Washington – Even though the U.S. Senate failed to repeal the Affordable Care Act, there will potentially be changes to Connecticut’s health care system that may affect tens of thousands of state residents.
Depending on what the president and his administration decide in coming days, some people may lose subsidies that would help pay their premiums, co-pays and deductibles next year. Others could see sizable increases in their premiums and perhaps a smaller choice of plans pending the outcome of decisions yet to be made by Connecticut insurers.
Those potentially affected would be people who don’t receive health coverage from their employer or a government-run plan like Medicaid or Medicare but who purchase insurance in the individual market. That’s about 7 to 10 percent of those with health insurance in Connecticut.
Over the weekend, President Donald Trump tweeted, “If a new HealthCare Bill is not approved quickly, BAILOUTS for Insurance Companies and BAILOUTS for Members of Congress will end very soon!”
What the president meant is that monthly cost-sharing reduction payments to insurers — payments that shrink out-of -pocket expenses for those who purchase “silver” plans on Connecticut’s Access Health CT exchange — would end.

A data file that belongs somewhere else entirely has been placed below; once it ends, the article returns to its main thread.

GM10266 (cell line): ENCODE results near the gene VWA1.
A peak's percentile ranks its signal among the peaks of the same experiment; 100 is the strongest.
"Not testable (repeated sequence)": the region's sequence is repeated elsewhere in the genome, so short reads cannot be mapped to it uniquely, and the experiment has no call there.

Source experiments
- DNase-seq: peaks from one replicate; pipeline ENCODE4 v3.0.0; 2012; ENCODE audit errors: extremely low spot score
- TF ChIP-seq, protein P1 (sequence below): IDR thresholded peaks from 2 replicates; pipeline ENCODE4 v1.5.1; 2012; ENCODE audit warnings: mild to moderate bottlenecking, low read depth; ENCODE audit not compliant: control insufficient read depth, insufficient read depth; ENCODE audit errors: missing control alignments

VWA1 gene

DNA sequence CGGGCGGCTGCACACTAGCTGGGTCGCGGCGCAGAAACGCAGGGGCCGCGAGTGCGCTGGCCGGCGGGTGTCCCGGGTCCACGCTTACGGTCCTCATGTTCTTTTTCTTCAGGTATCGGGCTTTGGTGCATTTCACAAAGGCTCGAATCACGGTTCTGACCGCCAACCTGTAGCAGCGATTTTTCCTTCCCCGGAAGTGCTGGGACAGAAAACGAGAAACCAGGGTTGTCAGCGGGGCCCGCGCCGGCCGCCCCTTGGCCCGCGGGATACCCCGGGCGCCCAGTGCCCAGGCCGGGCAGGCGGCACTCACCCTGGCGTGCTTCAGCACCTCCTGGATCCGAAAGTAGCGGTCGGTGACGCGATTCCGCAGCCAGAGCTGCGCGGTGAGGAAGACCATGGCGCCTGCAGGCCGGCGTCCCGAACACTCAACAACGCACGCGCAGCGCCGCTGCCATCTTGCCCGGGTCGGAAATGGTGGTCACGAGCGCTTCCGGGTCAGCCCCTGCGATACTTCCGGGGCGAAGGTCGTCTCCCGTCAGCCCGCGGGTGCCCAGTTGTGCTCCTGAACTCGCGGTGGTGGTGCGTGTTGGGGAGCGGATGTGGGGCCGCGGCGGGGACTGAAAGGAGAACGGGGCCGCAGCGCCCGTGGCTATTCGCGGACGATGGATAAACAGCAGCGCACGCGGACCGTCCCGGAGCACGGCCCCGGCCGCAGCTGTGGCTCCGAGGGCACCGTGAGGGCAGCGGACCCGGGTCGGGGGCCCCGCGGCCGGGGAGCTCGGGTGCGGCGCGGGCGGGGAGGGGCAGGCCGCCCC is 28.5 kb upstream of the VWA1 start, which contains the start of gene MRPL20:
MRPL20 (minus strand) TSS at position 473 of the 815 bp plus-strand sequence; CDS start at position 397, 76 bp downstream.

Nearly 48,000 Connecticut residents benefit from the cost-sharing reduction (CSR) program, which subsidizes co-payments and deductibles for individuals and families who earn less than 250 percent of the federal poverty level.
The president’s threat to end CSR payments might prompt Connecticut’s two remaining insurers to quit Access Health CT. Those insurers – Anthem and ConnectiCare – said the continuation of the payments will be a factor in their decisions whether to remain in the exchange.
If both insurers leave Access Health CT, about 74,000 Connecticut residents whose monthly premiums are subsidized by the federal government would lose that help.
The president’s threat to Congress would only affect members of the state’s congressional delegation and their staffs who receive employer contributions to help them pay for their health care through ACA exchanges. These contributions are about the same as those offered people with employer-based plans – and equal to the contributions offered all other federal employees. But the contributions are larger than those offered much of the public under the ACA.
On Monday, the president kept up his assault.
“If ObamaCare is hurting people, & it is, why shouldn’t it hurt the insurance companies & why should Congress not be paying what public pays?” Trump tweeted.
Democrats say statements like this from the White House are aimed at “sabotaging” the ACA and adding more instability to the marketplace at a time insurers are fleeing the exchanges and seeking huge premium increases.